The following analysis of the Oregon and Southwest Washington real estate market is provided by Windermere Real Estate Chief Economist Matthew Gardner. We hope that this information may assist you with making better-informed real estate decisions. For further information about the housing market in your area, please don’t hesitate to contact your Windermere Real Estate agent.
Regional Economic Overview
The recovery of the jobs lost due to the pandemic continued in the second quarter, but at a significantly slower pace than in the first quarter. Of the more than 285,000 Oregon-based jobs shed during the pandemic, 181,800 have now returned. Though this is positive, state employment is still down more than 100,000 jobs. As I predicted last quarter, it is now clear that Oregon’s efforts to pull back on reopening due to rising COVID-19 cases slowed the velocity of the job recovery, but there was growth in the second quarter.
In Southwest Washington, 16,980 of the more than 22,000 jobs that were lost have returned, and they are returning more quickly than in Oregon.
More hiring has allowed the unemployment rate in Oregon to drop from 6% at the end of the first quarter to 5.6% in June. The jobless rate in Southwest Washington currently stands at 6%, its lowest level since the pandemic took hold.
oregon and southwest washington Home Sales
❱ In the second quarter of the year, 19,614 homes sold, an increase of 37% from the second quarter of 2020. Although an increase was certainly expected given where we were last year, I was also very pleased to see a 59% increase in sales from the first-quarter figure.
❱ The largest increase in sales from the first quarter was in the greater Portland metro area, but all counties contained in this report experienced more transactions.
❱ Sales rose in every county other than Tillamook compared to a year ago, but this is a very small market that regularly experiences extreme swings in the number of sales. In markets where sales rose, all but two of them saw double-digit gains.
❱ Demand remains strong but supply is still lagging. More buyers are getting off the fence after mortgage rates rose in the first quarter. Although rates have pulled back somewhat, the specter of them rising has generated a lot of competition for the homes that are available.
oregon and southwest washington Home Prices
❱ The average home price in the region continues to soar. Prices were up 26.1% year over year to $532,397 and were 5.8% higher than in the first quarter of the year.
❱ Relative to a year ago, Tillamook County again led the market with the strongest annual price growth, but it is a very small market prone to significant swings. The most expensive market was Hood River County, where the average sale price was $728,700.
❱ All counties contained in this report saw prices rise more than 10%. Prices in Jackson, Klickitat, and Wasco counties were lower than in the first quarter, but I do not see this as being pervasive and I expect them to pick back up as we move through the rest of the year.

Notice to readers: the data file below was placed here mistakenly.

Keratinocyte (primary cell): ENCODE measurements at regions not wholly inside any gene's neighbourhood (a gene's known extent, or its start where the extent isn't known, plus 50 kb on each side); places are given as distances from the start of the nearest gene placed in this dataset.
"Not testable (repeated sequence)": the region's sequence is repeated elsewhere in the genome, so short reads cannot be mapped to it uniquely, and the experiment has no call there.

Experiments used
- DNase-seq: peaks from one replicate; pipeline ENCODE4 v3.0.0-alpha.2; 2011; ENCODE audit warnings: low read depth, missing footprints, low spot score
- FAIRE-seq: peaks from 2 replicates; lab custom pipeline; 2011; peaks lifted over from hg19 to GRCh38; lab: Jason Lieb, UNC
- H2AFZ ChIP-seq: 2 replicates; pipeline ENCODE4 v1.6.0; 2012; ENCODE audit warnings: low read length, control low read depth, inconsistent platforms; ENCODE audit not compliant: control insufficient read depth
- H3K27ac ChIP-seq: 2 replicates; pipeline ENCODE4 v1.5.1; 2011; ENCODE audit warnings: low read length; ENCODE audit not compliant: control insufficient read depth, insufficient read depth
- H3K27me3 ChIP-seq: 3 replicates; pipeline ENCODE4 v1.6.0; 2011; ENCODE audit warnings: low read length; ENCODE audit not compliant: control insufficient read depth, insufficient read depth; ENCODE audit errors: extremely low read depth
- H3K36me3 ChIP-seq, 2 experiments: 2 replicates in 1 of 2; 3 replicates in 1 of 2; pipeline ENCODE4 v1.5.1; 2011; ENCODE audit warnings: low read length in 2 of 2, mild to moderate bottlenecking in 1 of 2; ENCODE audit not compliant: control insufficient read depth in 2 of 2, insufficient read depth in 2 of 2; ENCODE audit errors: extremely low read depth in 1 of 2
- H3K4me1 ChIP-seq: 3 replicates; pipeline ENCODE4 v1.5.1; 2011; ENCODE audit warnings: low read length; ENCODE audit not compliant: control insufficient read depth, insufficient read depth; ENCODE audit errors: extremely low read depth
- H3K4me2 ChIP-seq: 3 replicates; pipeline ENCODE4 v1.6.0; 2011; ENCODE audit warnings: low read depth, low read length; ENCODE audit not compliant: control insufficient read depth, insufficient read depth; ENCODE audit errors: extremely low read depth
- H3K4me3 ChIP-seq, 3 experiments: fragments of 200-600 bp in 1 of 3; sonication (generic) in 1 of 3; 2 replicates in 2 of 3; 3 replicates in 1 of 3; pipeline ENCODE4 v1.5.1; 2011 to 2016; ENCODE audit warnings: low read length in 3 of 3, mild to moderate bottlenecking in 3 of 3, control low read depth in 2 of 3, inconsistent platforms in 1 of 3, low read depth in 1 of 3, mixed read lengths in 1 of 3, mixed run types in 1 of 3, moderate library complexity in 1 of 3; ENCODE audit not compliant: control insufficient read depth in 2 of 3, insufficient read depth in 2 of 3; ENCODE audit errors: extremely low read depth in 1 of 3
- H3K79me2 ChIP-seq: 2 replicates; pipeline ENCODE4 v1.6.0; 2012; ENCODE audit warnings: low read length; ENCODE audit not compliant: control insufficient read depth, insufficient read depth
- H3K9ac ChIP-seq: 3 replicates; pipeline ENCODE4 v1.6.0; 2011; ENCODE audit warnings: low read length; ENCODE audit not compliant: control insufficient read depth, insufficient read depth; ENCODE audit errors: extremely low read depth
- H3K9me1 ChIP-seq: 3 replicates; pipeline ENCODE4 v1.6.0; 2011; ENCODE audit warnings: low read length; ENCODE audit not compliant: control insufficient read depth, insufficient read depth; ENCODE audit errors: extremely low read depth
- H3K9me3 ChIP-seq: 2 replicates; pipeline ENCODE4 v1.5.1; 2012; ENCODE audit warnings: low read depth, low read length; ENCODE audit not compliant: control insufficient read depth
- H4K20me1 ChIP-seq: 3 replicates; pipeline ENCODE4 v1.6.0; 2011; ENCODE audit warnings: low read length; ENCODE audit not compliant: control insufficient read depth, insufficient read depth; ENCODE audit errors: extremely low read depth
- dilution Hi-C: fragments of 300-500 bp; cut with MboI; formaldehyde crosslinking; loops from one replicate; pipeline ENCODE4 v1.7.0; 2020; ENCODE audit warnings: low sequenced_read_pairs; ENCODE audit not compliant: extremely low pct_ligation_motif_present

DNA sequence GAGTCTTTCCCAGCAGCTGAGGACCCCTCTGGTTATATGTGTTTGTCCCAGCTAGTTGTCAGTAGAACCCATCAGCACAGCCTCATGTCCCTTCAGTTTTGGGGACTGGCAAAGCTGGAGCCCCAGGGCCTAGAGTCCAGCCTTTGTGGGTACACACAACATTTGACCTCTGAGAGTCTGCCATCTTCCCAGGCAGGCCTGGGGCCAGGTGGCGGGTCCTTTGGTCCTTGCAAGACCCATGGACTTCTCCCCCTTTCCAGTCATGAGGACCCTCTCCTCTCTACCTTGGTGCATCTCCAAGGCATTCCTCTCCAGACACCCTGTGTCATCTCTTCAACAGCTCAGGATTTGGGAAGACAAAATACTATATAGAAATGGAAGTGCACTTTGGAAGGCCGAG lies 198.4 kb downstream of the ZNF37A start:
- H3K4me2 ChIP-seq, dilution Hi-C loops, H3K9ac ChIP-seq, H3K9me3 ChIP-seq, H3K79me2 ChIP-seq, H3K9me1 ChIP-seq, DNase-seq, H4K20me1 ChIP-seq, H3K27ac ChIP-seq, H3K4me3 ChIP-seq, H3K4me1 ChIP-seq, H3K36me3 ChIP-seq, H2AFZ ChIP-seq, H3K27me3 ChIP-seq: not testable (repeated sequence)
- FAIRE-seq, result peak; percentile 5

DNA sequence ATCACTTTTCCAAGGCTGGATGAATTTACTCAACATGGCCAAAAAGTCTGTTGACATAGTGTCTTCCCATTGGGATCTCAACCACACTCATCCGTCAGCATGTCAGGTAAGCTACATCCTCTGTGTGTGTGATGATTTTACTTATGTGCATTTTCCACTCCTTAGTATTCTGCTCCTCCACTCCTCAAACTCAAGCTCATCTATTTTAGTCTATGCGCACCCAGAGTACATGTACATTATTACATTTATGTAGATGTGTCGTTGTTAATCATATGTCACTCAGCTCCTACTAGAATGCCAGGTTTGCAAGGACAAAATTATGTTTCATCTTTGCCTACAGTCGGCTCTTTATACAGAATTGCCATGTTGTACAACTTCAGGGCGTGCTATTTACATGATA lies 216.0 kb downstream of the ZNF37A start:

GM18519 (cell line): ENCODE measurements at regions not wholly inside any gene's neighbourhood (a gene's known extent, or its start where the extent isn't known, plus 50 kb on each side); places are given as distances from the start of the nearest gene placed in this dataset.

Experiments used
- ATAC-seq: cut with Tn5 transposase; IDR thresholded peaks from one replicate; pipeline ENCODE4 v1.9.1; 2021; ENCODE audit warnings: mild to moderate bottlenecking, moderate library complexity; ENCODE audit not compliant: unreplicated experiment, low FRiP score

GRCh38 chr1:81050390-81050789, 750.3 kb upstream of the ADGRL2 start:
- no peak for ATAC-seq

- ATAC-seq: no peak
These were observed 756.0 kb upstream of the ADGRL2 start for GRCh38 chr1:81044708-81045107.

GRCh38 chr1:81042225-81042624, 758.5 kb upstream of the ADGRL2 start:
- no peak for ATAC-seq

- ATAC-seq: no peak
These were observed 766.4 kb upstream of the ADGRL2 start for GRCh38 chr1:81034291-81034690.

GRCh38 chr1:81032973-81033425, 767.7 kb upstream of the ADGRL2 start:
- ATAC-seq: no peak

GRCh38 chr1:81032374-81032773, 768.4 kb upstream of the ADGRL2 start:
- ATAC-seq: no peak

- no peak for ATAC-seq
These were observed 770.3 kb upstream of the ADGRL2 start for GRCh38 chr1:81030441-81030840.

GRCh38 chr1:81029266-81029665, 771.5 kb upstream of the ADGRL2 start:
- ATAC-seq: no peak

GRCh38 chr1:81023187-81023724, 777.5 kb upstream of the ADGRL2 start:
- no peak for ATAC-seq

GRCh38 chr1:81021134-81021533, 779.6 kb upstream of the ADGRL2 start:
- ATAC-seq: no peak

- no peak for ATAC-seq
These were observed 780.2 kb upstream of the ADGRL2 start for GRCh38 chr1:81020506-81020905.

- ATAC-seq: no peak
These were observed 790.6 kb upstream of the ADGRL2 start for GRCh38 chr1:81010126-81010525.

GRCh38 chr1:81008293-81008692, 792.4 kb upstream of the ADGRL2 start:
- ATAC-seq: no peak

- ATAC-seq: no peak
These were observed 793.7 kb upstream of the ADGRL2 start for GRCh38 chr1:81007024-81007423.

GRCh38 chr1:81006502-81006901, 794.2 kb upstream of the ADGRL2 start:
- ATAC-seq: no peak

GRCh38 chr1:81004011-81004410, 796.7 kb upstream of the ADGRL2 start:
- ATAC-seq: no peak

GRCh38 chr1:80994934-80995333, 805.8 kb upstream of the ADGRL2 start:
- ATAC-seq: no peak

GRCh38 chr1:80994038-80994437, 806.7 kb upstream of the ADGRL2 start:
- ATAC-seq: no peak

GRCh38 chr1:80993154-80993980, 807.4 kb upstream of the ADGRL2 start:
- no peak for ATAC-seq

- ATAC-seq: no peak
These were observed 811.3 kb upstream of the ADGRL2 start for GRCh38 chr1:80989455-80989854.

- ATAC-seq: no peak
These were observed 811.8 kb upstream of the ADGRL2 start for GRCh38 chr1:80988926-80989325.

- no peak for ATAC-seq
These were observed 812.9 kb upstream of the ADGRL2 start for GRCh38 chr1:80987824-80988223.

❱ Prices continue to rise at an astonishing pace, but many areas are hitting an affordability ceiling. This, in concert with modest increases in mortgage rates, is likely to temper price growth—but just not yet. This year, prices will continue to increase at well above the long-term average.
Days on Market
❱ The average number of days it took to sell a home in the region dropped 30 days compared to the second quarter of 2020. It took 16 fewer days to sell a home compared to the first quarter of this year.
❱ The average time it took to sell a home in the second quarter of 2021 was 35 days.
❱ With the exception of Benton County, which was up nine days, every county saw the length of time it took to sell a home drop compared to a year ago. Benton was also the only county that saw market time rise compared to the first quarter of 2021.
❱ Homes again sold the fastest in Washington County, where it took only 11 days for the average home to go under contract. An additional 16 counties saw the average market time drop to below a month.
This speedometer reflects the state of the region’s real estate market using housing inventory, price gains, home sales, interest rates, and larger economic factors.
Home sales continue to grow, and robust demand is causing prices to rise significantly, resulting in a market that strongly favors sellers. The additional supply of homes that I’m predicting for 2021, combined with modestly rising interest rates, may start to slow the momentum in price growth, but for now I have moved the needle further in favor of sellers.
About Matthew Gardner
As Chief Economist for Windermere Real Estate, Matthew Gardner is responsible for analyzing and interpreting economic data and its impact on the real estate market on both a local and national level. Matthew has over 30 years of professional experience both in the U.S. and U.K.
In addition to his day-to-day responsibilities, Matthew sits on the Washington State Governors Council of Economic Advisors; chairs the Board of Trustees at the Washington Center for Real Estate Research at the University of Washington; and is an Advisory Board Member at the Runstad Center for Real Estate Studies at the University of Washington where he also lectures in real estate economics.